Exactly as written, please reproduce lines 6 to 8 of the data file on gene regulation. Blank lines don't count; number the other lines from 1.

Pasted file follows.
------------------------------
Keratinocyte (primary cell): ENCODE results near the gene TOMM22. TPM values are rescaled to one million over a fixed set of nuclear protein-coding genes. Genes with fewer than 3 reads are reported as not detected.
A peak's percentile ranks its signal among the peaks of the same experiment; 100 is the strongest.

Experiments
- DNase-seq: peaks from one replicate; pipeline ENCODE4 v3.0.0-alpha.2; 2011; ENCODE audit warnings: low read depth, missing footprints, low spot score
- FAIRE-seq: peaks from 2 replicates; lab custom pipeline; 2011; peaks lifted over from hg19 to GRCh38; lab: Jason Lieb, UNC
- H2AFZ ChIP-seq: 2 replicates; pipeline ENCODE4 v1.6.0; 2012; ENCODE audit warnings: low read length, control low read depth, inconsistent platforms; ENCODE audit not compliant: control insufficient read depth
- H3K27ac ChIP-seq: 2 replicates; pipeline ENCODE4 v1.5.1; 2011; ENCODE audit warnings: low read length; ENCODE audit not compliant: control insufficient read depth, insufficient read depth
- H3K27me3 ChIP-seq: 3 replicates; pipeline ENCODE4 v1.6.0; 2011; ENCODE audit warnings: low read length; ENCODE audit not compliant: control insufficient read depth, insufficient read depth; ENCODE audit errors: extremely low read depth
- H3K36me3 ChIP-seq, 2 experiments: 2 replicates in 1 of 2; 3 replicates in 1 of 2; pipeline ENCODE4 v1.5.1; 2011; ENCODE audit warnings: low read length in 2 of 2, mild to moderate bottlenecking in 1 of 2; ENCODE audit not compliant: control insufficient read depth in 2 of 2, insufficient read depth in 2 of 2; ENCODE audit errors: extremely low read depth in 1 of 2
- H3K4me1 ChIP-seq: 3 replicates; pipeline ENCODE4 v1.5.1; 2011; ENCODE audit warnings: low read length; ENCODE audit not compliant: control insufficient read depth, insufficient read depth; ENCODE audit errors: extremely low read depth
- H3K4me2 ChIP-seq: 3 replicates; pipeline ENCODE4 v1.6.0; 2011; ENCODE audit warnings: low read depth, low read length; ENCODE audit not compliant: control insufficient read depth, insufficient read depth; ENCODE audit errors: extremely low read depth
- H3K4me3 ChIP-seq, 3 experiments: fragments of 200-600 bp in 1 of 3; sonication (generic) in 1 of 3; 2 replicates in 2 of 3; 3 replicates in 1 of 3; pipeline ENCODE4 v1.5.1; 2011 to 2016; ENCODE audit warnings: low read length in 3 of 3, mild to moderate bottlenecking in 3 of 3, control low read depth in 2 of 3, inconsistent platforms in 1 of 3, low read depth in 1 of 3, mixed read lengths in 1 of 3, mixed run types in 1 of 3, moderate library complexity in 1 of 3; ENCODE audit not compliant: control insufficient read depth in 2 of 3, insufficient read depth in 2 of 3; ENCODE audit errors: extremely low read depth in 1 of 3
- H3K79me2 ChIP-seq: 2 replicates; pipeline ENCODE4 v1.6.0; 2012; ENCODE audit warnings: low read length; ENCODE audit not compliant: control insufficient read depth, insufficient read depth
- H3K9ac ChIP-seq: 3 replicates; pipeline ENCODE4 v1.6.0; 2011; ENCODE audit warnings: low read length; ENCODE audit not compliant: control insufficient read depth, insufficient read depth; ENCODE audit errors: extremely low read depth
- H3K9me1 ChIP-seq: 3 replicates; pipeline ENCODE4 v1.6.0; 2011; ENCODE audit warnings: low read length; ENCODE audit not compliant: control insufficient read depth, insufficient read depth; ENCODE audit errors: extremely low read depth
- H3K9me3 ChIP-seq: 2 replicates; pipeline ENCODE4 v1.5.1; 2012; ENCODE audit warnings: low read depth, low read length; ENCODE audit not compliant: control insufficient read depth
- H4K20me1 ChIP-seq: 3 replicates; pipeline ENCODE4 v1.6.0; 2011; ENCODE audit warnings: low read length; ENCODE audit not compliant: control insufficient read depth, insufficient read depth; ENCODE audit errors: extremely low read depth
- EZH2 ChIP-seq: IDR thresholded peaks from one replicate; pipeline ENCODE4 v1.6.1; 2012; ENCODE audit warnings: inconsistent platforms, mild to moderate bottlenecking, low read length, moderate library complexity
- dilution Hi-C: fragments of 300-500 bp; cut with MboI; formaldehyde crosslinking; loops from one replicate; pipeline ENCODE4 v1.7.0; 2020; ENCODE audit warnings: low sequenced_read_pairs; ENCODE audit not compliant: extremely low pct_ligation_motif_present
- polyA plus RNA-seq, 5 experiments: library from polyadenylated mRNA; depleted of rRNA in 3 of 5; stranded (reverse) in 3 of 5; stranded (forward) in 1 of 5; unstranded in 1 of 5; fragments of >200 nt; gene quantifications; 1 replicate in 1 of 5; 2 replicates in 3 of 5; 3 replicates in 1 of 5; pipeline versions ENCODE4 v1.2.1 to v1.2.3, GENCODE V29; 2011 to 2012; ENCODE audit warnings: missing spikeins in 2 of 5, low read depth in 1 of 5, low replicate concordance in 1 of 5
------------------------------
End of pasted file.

- H2AFZ ChIP-seq: 2 replicates; pipeline ENCODE4 v1.6.0; 2012; ENCODE audit warnings: low read length, control low read depth, inconsistent platforms; ENCODE audit not compliant: control insufficient read depth
- H3K27ac ChIP-seq: 2 replicates; pipeline ENCODE4 v1.5.1; 2011; ENCODE audit warnings: low read length; ENCODE audit not compliant: control insufficient read depth, insufficient read depth
- H3K27me3 ChIP-seq: 3 replicates; pipeline ENCODE4 v1.6.0; 2011; ENCODE audit warnings: low read length; ENCODE audit not compliant: control insufficient read depth, insufficient read depth; ENCODE audit errors: extremely low read depth